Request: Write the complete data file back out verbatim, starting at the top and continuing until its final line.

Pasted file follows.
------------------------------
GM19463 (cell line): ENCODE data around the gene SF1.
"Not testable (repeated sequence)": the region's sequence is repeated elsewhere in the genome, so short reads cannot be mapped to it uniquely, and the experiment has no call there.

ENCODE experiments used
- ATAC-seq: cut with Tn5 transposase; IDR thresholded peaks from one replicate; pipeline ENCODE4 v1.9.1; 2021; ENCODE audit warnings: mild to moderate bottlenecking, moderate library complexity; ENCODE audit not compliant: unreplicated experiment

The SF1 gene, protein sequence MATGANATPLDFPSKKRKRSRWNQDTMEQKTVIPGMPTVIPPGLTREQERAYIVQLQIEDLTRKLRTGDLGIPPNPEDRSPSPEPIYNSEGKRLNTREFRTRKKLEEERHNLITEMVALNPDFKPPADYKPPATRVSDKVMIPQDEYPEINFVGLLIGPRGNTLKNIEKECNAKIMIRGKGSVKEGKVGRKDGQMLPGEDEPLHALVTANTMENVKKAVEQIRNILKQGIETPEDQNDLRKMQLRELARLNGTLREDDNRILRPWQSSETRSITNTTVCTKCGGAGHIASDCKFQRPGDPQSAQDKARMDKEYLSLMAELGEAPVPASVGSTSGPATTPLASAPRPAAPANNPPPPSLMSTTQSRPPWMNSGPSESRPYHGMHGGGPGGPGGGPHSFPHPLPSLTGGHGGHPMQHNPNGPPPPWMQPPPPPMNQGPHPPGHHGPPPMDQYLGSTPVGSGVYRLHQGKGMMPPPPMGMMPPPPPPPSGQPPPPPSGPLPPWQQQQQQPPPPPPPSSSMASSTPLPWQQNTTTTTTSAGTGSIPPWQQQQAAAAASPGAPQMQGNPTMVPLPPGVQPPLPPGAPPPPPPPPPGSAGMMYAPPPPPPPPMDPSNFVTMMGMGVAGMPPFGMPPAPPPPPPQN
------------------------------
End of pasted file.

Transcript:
GM19463 (cell line): ENCODE data around the gene SF1.
"Not testable (repeated sequence)": the region's sequence is repeated elsewhere in the genome, so short reads cannot be mapped to it uniquely, and the experiment has no call there.

ENCODE experiments used
- ATAC-seq: cut with Tn5 transposase; IDR thresholded peaks from one replicate; pipeline ENCODE4 v1.9.1; 2021; ENCODE audit warnings: mild to moderate bottlenecking, moderate library complexity; ENCODE audit not compliant: unreplicated experiment

The SF1 gene, protein sequence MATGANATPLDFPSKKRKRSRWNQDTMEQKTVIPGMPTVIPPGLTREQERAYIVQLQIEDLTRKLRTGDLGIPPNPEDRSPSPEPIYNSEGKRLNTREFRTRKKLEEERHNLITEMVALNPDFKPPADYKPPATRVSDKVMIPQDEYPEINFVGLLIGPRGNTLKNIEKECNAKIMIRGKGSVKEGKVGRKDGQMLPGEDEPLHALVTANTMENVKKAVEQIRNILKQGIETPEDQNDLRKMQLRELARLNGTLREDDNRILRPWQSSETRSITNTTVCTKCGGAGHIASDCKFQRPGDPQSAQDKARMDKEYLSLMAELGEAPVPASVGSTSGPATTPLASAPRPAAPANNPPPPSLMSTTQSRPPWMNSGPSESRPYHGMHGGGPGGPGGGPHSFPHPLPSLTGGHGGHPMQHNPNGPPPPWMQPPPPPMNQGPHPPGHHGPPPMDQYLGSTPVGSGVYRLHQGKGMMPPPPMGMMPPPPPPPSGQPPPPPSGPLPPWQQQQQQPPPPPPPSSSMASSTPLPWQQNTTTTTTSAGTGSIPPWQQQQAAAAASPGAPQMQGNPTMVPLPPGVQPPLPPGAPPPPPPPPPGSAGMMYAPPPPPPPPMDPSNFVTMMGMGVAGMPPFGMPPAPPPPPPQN